DAY 1 – GOD’S STORY CONTINUES
The New Testament is the second of the two major divisions in the Bible. It makes up the final one-quarter of the Scriptures. It continues the story that begins in the First Testament of how God has been working to bring humanity back into relationship with himself and to renew the creation. The books of the New Testament tell specifically how this story reached its culmination as God came to earth in the person of Jesus of Nazareth. Through his teaching, Jesus revealed the deepest meaning of the laws and institutions God gave to the people of Israel. Through his actions, he demonstrated what human life and community were meant to be, as he brought healing and restoration everywhere he went. And through his death and resurrection, Jesus introduced the forgiveness and life of the age to come into the present age.
The New Testament also records how the followers of Jesus formed a new kind of community and invited people from all over the world to join them in it. Together they worked out how to live as citizens under the reign of God, the advance force of the age to come, that Jesus proclaimed and inaugurated on earth. Finally, the New Testament looks ahead to the day when Jesus will return to renew all of creation and establish God’s justice and peace definitively throughout the world.
The New Testament tells this story not directly and in a single sequence, but indirectly, through the words of 26 different books that were written for a variety of specific occasions between the middle and end of the first century. These books are of greatly varying length and are written in several different literary genres. Twenty of them are letters; some of these are as short as a single page. On the other hand, a book of history that contains two volumes, Luke–Acts, makes up fully one quarter of the New Testament. There are also books from literary traditions developed in the First Testament: James is a wisdom book like Proverbs, and Revelation is an apocalypse like the second half of Daniel.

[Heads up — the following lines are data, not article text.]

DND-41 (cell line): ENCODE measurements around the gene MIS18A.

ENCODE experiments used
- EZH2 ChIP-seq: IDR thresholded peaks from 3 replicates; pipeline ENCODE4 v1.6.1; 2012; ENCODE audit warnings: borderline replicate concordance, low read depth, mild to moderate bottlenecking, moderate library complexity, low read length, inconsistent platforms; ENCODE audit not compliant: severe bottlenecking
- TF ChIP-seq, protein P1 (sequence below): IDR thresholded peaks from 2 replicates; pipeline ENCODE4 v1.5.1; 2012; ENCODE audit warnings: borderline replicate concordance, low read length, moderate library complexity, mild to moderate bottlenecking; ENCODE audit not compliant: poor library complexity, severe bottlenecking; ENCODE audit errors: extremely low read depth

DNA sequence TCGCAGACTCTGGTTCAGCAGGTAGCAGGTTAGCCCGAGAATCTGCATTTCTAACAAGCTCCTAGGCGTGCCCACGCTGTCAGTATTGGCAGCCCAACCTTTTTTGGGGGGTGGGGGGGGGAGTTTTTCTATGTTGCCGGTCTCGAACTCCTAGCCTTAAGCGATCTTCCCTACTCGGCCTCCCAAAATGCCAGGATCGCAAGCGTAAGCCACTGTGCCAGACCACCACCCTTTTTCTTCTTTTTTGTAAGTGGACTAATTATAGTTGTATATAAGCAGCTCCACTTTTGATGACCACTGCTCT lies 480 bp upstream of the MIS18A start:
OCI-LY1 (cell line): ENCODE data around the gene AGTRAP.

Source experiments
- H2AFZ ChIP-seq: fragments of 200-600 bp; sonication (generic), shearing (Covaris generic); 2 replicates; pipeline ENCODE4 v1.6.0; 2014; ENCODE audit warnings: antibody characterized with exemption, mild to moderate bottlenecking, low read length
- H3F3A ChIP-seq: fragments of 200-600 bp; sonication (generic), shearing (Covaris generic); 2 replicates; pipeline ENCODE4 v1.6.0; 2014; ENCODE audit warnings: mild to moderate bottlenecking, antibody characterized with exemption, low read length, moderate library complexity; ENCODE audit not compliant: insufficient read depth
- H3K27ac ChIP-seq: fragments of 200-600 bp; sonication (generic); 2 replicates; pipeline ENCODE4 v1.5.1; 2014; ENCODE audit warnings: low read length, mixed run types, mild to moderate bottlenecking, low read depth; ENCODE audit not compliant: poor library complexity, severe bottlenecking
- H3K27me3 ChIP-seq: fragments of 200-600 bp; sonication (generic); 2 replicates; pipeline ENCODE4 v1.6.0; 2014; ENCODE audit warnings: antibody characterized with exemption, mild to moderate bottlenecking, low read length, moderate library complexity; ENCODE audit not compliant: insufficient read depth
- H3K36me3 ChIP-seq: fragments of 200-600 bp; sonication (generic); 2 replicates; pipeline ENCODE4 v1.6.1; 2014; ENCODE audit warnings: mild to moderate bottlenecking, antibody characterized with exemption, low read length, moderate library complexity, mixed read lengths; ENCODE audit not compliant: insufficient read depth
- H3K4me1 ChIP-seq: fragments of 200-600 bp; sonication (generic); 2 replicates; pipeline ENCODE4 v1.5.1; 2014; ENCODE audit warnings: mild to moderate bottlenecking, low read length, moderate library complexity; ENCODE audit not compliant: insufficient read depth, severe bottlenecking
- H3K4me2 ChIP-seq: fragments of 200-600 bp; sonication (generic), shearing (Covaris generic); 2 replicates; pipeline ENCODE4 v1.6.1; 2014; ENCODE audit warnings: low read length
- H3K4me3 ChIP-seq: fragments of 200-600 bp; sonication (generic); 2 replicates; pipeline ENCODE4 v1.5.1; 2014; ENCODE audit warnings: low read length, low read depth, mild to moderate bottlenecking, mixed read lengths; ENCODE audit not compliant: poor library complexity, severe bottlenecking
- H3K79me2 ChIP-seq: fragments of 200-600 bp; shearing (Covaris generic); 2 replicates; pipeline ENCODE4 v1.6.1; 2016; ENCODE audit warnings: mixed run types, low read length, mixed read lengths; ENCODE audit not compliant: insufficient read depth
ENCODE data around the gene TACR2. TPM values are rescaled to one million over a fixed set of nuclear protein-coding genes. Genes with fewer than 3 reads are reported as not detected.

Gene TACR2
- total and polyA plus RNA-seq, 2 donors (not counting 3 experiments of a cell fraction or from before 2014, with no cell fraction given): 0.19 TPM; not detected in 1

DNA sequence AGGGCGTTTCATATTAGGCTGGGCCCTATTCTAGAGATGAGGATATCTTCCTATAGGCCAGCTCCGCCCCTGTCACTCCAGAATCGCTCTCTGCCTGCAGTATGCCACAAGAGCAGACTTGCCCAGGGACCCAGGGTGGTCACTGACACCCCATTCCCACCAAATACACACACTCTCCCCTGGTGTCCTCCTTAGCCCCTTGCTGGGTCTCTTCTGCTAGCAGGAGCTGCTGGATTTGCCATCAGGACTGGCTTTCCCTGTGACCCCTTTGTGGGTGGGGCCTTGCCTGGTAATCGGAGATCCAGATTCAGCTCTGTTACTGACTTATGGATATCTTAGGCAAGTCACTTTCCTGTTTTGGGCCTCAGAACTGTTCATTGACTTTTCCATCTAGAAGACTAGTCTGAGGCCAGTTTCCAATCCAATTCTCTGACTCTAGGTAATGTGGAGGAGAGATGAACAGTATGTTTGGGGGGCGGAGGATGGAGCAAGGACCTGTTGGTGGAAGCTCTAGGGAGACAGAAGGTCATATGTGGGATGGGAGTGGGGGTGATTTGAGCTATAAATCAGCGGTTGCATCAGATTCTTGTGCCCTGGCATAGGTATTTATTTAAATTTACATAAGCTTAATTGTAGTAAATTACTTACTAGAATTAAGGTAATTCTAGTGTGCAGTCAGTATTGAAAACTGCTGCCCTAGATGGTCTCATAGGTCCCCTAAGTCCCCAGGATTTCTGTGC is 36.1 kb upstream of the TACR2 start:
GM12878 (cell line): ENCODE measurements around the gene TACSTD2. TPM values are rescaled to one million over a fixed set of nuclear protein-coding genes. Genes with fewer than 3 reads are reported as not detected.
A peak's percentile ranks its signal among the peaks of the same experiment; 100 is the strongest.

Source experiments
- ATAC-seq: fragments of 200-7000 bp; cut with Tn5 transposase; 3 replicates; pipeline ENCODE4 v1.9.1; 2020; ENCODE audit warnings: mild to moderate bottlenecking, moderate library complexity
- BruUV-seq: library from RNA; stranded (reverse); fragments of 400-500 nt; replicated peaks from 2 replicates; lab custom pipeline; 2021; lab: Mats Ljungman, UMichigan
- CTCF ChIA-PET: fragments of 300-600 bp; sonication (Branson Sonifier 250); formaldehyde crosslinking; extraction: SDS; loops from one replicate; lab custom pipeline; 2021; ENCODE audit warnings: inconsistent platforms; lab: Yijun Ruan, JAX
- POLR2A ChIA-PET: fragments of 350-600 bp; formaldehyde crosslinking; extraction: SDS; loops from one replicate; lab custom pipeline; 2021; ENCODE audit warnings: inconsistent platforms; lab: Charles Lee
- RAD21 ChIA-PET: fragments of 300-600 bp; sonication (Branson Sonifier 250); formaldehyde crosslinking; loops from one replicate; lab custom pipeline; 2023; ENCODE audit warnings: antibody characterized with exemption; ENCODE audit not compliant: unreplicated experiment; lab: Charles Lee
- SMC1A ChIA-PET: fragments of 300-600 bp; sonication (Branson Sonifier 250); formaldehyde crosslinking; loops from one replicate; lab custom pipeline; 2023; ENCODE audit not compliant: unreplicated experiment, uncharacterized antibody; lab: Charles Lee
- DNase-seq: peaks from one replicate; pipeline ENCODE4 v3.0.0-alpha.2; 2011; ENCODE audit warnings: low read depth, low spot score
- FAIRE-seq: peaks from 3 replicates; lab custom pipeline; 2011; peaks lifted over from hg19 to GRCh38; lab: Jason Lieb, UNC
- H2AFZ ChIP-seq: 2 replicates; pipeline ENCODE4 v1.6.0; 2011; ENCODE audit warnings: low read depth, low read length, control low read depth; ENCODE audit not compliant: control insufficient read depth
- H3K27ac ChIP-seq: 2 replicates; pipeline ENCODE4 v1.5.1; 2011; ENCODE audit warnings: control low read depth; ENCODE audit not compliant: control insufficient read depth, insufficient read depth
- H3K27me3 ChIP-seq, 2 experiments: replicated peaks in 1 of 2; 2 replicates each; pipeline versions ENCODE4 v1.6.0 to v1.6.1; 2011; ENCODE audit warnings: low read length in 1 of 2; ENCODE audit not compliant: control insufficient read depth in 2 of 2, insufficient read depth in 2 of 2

The New Testament also contains what are traditionally known as the four gospels: Matthew, Mark, Luke (the first half of Luke–Acts), and John. It’s misleading, however, to think of “gospel” as a literary genre or kind of writing. The word actually refers to the content of these books. Gospel means “good news.” In the New Testament, this is a technical term referring to the basic content of the message about Jesus that his followers shared far and wide. Thus The Gospel According to Matthew (the traditional title of that book) means the good news as told by Matthew. This title is now typically shortened to The Gospel of Matthew, but this should not be taken to mean that the book is one of four examples of a gospel genre in the New Testament. The term gospel can still be used meaningfully to describe these books. But while the story of Jesus’ life does serve as the framework and foundation for Matthew, Mark, Luke, and John, these books actually all differ significantly from one another in their literary character as the stories behind them will show.
PRAYER: Thank You, Lord for Your Word. As I read it, please teach, rebuke, correct, and train me in righteousness.